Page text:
Argentina has negotiated a new inflation-fighting gambit -- regulating prices of nearly 200 supermarket staples -- scheduled to go into effect January 1, the Commerce Department said Friday.
The move echoes a 60-day price freeze on mass market supermarket items last February that failed to slow the country's heavy inflation.
"We agreed on a basket of major consumer products," Argentine Commerce Secretary Augustin Costa told reporters at a press conference, reporting on the accord between the Economy Ministry and the big supermarket chains and their suppliers.
So far, some 175 products, including meat, fruits, vegetables, beverages, cleaning and sanitary products are on the list, which should ultimately grow to 200 items.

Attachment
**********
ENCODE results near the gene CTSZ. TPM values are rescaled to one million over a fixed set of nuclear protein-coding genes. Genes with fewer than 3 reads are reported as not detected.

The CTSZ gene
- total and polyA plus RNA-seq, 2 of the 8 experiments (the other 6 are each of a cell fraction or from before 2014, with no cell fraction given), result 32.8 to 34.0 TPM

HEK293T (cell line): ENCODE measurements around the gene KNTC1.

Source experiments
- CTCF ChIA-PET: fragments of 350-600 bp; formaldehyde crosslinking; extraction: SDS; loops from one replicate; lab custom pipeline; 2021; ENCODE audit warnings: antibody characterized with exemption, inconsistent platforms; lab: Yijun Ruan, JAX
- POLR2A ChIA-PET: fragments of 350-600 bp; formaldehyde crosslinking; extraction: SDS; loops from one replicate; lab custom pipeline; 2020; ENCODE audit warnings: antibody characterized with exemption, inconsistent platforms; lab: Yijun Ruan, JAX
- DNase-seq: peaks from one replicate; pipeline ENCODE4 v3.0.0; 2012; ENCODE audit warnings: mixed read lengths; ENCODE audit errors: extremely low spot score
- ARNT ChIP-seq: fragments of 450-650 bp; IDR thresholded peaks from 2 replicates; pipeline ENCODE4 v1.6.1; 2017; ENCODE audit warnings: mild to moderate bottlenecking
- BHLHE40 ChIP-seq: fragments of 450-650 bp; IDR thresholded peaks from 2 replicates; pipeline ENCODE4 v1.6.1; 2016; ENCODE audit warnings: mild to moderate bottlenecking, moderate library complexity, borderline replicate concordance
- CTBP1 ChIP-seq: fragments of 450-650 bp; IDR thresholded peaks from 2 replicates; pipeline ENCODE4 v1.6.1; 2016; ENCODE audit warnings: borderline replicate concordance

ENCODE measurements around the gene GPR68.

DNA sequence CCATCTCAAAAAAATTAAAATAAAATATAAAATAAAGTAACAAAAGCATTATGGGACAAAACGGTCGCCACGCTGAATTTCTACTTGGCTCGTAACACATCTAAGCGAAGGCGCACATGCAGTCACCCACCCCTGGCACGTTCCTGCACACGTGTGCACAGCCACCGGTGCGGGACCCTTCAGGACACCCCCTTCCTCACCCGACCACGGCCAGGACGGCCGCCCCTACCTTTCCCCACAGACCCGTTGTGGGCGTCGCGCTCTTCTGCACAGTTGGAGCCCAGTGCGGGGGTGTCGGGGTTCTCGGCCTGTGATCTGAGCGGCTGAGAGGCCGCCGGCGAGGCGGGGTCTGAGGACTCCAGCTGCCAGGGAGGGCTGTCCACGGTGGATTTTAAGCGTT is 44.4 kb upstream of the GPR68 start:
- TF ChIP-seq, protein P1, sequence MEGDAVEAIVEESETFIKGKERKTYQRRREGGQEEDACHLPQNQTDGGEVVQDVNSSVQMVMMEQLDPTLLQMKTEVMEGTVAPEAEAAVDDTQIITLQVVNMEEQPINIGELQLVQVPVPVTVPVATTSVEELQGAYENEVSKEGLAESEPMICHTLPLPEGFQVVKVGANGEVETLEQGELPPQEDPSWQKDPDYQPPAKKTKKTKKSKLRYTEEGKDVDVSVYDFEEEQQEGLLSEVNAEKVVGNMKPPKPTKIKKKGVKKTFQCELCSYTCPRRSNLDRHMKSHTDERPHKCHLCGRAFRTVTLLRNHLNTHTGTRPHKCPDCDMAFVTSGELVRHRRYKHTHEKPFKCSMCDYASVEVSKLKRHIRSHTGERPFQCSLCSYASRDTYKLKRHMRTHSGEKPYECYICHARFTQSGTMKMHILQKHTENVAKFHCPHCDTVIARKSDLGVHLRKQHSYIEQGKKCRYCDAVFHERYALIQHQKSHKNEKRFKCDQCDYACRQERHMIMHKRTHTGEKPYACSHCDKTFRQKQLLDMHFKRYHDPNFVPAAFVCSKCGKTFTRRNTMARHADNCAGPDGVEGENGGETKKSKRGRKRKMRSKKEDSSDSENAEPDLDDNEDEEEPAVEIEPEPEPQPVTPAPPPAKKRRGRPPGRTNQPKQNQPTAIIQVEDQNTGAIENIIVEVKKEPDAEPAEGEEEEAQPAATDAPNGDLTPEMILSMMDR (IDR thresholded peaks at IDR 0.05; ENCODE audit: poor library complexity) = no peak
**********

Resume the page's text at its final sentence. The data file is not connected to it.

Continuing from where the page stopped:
Costa said the list represents two-thirds of what a modest household consumes. He said the government would ensure prices are marked in accordance with the agreement.
Chinese supermarkets -- which are common, especially in urban areas -- have not signed the agreement, though the government said it hopes to include them soon.
The agreement, set to last one year, is "voluntary," Economics Minister Axel said.
Argentina has seen soaring inflation over the last several years, though the IMF accuses the country of underplaying it.
Official estimates of inflation are around 10 percent, while private institutes put the figure at around 27 percent.